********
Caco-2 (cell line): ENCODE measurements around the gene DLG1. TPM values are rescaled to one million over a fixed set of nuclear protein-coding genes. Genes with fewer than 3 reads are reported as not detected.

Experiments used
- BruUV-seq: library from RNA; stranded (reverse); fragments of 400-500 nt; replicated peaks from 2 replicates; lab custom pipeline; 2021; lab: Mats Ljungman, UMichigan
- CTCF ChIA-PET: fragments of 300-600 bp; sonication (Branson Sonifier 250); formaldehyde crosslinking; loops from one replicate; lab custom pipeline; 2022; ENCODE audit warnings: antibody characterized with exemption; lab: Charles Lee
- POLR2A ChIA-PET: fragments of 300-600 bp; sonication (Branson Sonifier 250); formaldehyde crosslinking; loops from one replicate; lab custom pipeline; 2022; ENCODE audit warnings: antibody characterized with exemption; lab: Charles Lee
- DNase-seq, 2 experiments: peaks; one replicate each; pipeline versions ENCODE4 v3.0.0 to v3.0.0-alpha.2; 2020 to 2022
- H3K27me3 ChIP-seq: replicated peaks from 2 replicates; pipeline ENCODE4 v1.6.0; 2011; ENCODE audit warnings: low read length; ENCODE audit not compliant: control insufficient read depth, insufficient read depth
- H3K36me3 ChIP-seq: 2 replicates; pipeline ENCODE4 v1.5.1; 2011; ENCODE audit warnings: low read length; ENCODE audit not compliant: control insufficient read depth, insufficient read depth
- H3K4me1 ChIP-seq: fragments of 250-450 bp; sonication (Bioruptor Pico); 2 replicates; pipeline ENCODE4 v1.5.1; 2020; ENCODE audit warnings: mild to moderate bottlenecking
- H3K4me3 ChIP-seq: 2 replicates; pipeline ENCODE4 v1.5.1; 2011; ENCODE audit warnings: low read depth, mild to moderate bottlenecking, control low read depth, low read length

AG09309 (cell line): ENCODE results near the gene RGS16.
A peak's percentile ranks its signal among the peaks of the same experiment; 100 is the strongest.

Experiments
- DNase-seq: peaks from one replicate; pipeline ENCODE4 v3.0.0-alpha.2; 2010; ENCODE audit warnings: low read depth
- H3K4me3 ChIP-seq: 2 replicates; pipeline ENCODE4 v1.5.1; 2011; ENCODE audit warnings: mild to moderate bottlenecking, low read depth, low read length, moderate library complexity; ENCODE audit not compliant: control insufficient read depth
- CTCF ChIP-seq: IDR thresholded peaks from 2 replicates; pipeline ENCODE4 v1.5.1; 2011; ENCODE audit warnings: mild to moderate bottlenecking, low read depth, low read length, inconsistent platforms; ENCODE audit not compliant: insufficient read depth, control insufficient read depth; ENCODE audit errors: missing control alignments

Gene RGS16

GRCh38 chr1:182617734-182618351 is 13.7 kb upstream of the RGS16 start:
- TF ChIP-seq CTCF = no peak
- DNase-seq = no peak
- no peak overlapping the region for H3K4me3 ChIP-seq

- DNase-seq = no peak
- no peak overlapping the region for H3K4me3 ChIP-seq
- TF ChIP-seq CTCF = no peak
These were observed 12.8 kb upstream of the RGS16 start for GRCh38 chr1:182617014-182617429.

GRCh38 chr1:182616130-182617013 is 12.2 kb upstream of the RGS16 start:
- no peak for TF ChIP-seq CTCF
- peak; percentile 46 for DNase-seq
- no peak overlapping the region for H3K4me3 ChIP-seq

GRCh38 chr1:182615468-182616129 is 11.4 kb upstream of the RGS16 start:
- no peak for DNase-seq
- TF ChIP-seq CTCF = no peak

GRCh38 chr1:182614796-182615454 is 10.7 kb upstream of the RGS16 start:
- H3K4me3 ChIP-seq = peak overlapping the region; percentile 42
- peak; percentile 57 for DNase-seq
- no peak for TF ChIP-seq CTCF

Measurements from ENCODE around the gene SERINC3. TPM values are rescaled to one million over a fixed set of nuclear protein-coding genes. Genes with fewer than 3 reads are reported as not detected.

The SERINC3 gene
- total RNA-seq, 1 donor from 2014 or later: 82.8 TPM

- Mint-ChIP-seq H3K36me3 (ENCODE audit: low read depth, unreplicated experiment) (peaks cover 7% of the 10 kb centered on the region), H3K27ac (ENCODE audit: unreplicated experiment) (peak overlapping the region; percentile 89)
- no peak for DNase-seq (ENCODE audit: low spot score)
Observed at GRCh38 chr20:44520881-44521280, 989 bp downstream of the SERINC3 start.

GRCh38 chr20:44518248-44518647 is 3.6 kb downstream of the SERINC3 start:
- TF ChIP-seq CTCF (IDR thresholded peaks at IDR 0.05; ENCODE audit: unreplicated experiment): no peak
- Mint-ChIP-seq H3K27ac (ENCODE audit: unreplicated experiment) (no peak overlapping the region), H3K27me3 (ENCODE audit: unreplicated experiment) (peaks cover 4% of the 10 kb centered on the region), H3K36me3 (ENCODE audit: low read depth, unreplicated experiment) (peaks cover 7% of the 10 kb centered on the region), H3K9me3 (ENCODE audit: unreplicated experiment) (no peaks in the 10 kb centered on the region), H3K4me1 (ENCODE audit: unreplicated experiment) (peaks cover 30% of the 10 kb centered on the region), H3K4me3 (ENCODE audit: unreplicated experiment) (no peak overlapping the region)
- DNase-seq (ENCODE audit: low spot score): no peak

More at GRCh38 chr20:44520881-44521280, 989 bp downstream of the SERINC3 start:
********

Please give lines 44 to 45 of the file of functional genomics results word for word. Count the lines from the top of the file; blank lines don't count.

- TF ChIP-seq CTCF (IDR thresholded peaks at IDR 0.05; ENCODE audit: unreplicated experiment): no peak
- Mint-ChIP-seq H3K27ac (ENCODE audit: unreplicated experiment) (no peak overlapping the region), H3K27me3 (ENCODE audit: unreplicated experiment) (peaks cover 4% of the 10 kb centered on the region), H3K36me3 (ENCODE audit: low read depth, unreplicated experiment) (peaks cover 7% of the 10 kb centered on the region), H3K9me3 (ENCODE audit: unreplicated experiment) (no peaks in the 10 kb centered on the region), H3K4me1 (ENCODE audit: unreplicated experiment) (peaks cover 30% of the 10 kb centered on the region), H3K4me3 (ENCODE audit: unreplicated experiment) (no peak overlapping the region)